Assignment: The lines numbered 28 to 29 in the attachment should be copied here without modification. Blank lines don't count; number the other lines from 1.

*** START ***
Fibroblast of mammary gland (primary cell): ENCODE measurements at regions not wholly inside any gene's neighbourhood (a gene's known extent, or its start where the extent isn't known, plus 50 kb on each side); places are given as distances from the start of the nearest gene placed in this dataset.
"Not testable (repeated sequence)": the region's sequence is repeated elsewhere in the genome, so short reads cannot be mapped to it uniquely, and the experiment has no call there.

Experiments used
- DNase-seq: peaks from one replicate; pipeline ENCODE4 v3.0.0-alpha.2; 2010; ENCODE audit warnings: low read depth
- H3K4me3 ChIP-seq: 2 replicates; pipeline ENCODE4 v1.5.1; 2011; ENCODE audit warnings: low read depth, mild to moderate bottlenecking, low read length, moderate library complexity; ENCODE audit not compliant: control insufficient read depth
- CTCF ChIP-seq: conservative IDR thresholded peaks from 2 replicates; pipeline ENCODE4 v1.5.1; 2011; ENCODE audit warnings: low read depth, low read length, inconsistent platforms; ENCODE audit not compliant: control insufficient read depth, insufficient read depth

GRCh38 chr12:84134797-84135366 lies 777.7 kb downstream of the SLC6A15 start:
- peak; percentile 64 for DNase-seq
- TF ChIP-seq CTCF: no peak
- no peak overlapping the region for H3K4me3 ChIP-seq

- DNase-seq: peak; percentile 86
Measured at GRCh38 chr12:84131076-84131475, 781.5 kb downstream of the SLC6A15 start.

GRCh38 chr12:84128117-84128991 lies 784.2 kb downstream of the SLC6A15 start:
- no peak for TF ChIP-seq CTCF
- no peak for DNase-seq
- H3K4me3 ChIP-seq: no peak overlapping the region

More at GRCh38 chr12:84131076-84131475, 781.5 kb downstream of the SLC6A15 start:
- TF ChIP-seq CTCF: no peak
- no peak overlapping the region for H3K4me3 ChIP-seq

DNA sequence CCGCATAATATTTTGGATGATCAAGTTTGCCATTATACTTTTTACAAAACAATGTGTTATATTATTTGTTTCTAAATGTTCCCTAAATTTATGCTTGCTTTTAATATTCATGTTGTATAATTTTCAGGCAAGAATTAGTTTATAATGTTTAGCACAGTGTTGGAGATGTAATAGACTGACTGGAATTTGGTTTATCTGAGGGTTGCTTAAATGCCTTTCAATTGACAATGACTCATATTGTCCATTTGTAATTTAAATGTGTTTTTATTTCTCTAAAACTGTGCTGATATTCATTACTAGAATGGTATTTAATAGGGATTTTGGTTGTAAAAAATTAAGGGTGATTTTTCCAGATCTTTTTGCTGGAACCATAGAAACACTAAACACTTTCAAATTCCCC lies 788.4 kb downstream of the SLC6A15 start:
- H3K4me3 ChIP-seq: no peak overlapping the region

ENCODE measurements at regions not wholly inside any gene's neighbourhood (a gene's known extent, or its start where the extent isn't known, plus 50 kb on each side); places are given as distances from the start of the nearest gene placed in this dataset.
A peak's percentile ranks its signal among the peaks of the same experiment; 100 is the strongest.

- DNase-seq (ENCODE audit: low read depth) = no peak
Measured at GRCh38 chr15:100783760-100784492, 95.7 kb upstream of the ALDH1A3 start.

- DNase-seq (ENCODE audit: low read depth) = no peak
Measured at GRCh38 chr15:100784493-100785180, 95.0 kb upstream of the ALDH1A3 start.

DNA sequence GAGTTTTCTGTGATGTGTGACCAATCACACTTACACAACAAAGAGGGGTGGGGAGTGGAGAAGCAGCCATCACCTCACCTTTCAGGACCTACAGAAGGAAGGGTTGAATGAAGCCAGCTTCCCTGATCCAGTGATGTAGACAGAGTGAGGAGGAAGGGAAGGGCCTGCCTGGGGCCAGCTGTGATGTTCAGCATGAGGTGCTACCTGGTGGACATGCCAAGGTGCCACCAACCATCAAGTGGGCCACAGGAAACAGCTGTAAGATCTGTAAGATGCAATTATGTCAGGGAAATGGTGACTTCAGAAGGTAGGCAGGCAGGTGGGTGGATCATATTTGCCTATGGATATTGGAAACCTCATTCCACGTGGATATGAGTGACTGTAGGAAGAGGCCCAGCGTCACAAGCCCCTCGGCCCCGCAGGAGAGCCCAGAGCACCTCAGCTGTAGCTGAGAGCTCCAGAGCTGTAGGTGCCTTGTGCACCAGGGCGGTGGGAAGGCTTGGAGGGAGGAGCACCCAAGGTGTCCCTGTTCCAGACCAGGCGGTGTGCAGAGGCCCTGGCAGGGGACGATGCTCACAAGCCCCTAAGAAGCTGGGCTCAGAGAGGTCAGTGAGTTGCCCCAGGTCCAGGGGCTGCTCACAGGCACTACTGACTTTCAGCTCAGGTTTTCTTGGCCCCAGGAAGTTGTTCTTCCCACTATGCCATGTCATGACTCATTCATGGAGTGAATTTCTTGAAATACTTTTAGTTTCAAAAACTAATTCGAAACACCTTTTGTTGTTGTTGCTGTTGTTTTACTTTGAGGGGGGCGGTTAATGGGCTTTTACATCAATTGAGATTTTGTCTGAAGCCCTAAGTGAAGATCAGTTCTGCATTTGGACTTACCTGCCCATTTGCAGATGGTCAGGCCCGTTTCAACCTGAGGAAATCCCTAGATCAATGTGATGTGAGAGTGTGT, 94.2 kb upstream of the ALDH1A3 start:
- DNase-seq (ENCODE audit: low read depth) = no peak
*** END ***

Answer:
DNA sequence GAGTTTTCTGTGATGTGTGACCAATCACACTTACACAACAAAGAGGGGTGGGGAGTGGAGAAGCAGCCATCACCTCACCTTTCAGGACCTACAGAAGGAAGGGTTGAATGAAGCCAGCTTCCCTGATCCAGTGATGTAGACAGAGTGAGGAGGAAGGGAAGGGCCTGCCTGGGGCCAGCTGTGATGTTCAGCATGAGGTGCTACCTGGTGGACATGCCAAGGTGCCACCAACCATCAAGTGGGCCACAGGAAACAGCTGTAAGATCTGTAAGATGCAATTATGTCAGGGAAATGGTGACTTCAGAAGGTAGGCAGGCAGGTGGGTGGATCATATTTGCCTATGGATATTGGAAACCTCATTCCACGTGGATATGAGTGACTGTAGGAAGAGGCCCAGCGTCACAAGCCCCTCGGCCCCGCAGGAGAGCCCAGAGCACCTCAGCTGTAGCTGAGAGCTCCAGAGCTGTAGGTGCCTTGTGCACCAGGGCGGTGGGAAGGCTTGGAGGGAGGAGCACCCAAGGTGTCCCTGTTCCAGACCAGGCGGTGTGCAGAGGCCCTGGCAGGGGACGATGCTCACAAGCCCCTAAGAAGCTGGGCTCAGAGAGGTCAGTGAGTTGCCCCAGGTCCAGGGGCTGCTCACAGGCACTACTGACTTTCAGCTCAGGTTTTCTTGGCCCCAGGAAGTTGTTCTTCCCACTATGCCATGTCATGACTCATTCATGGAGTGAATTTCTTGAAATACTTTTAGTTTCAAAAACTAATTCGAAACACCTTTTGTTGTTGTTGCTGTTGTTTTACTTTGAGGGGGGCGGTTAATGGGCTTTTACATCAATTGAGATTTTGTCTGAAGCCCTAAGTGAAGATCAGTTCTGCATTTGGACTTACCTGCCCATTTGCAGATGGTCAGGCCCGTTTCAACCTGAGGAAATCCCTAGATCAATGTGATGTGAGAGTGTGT, 94.2 kb upstream of the ALDH1A3 start:
- DNase-seq (ENCODE audit: low read depth) = no peak